GREENVILLE, S.C. (WTVD) -- A day after the 20th anniversary of September 11, 2001, a South Carolina business owner was heartbroken to learn what had happened to his monument.
Paul Nichols, the founder and owner of Upstate Granite Solutions in Greenville, S.C., said he and his employees have been working on the monument for two weeks. It featured a marble slab with two marble towers, 1.3-billion-candle-power lights visible 25 miles away and 1,000 American flags. Nichols said hundreds of people had stopped by to admire the monument and tell him what it meant to them.
"It's been overwhelming, the amount of support we've seen," Nichols said in a phone interview. "It's been a way to give back to our community and to unify around the Twin Towers and what that represents."
But Sunday morning, the day after the 20th anniversary of the 9/11 attacks, Nichols received a message from a Facebook friend that his monument had been vandalized. An employee that lived nearby went to check out the damage and found the word "Taliban" spray painted on the marble base and on one of the towers.
The employee filed a report with the local police and cleaned off the paint with chemicals. He also picked up several flags that had been knocked down by the vandal or vandals.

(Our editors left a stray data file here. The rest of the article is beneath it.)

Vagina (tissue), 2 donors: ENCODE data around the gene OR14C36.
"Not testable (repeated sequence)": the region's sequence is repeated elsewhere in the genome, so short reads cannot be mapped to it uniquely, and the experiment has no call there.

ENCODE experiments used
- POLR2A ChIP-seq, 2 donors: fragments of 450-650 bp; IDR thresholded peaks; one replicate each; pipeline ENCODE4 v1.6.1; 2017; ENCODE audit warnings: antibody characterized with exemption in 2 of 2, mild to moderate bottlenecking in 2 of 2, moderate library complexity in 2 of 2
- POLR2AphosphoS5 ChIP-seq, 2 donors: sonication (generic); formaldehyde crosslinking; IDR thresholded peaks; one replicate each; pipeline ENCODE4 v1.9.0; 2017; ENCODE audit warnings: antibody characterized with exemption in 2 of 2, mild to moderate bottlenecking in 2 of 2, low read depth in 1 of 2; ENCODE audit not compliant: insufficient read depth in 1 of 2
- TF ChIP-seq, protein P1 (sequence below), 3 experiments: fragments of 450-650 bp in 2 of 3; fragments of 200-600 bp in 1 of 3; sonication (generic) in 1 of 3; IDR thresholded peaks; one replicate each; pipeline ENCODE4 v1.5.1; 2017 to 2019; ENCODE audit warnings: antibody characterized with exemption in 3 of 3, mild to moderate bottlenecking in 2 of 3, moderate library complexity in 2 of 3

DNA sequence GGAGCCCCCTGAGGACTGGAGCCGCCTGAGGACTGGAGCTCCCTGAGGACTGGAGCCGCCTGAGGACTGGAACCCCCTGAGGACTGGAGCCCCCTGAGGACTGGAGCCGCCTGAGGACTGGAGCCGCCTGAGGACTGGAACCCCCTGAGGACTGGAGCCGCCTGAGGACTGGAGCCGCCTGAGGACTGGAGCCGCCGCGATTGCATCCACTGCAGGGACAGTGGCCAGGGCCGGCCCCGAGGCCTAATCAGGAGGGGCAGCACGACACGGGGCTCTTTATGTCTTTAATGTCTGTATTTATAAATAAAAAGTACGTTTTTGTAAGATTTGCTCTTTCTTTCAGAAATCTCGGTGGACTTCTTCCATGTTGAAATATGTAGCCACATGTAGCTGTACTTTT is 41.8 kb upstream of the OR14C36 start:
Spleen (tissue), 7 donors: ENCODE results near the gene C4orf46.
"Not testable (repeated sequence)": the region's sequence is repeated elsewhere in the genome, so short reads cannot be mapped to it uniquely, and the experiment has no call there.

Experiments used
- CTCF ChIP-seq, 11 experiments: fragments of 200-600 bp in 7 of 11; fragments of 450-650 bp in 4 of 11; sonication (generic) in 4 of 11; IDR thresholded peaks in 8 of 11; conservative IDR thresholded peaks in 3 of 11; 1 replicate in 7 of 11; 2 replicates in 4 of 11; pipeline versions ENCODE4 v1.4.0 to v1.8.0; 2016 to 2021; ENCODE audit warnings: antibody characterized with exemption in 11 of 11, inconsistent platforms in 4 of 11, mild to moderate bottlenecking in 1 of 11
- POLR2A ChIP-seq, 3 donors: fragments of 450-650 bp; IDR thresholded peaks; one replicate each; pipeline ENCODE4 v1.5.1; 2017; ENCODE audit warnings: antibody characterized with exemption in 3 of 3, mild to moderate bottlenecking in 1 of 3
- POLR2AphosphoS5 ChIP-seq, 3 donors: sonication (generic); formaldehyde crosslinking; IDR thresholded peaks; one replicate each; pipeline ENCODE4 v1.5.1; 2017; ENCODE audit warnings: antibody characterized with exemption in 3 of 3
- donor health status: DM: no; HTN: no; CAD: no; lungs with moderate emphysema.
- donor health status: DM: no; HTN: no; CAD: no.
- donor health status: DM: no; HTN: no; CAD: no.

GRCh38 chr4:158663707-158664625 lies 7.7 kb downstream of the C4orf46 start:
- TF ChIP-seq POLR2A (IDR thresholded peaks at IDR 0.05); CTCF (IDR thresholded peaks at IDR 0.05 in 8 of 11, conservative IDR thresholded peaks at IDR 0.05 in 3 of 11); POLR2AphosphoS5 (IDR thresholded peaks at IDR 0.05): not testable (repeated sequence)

"When I first heard, my heart just sank," Nichols said.
But despite being upset, the military veteran said he believes the person or people responsible may have acted from a place of misunderstanding rather than hate. He hopes they come forward and that he can educate them on the significance of the day.
"We're all in this together. We don't need any more division," Nichols said.
Nichols said he's also been floored by the support of the community in the aftermath of the vandalism--people offering to power wash the monument or help pick up flags. He said it's shown him just how meaningful his act was to the community.
He originally planned to leave it up for a week, but is now thinking about keeping it standing and lit for a year. Though he admitted the lights are costly, he said he felt a sense of responsibility to keep the monument up as a message of unity, love and patriotism.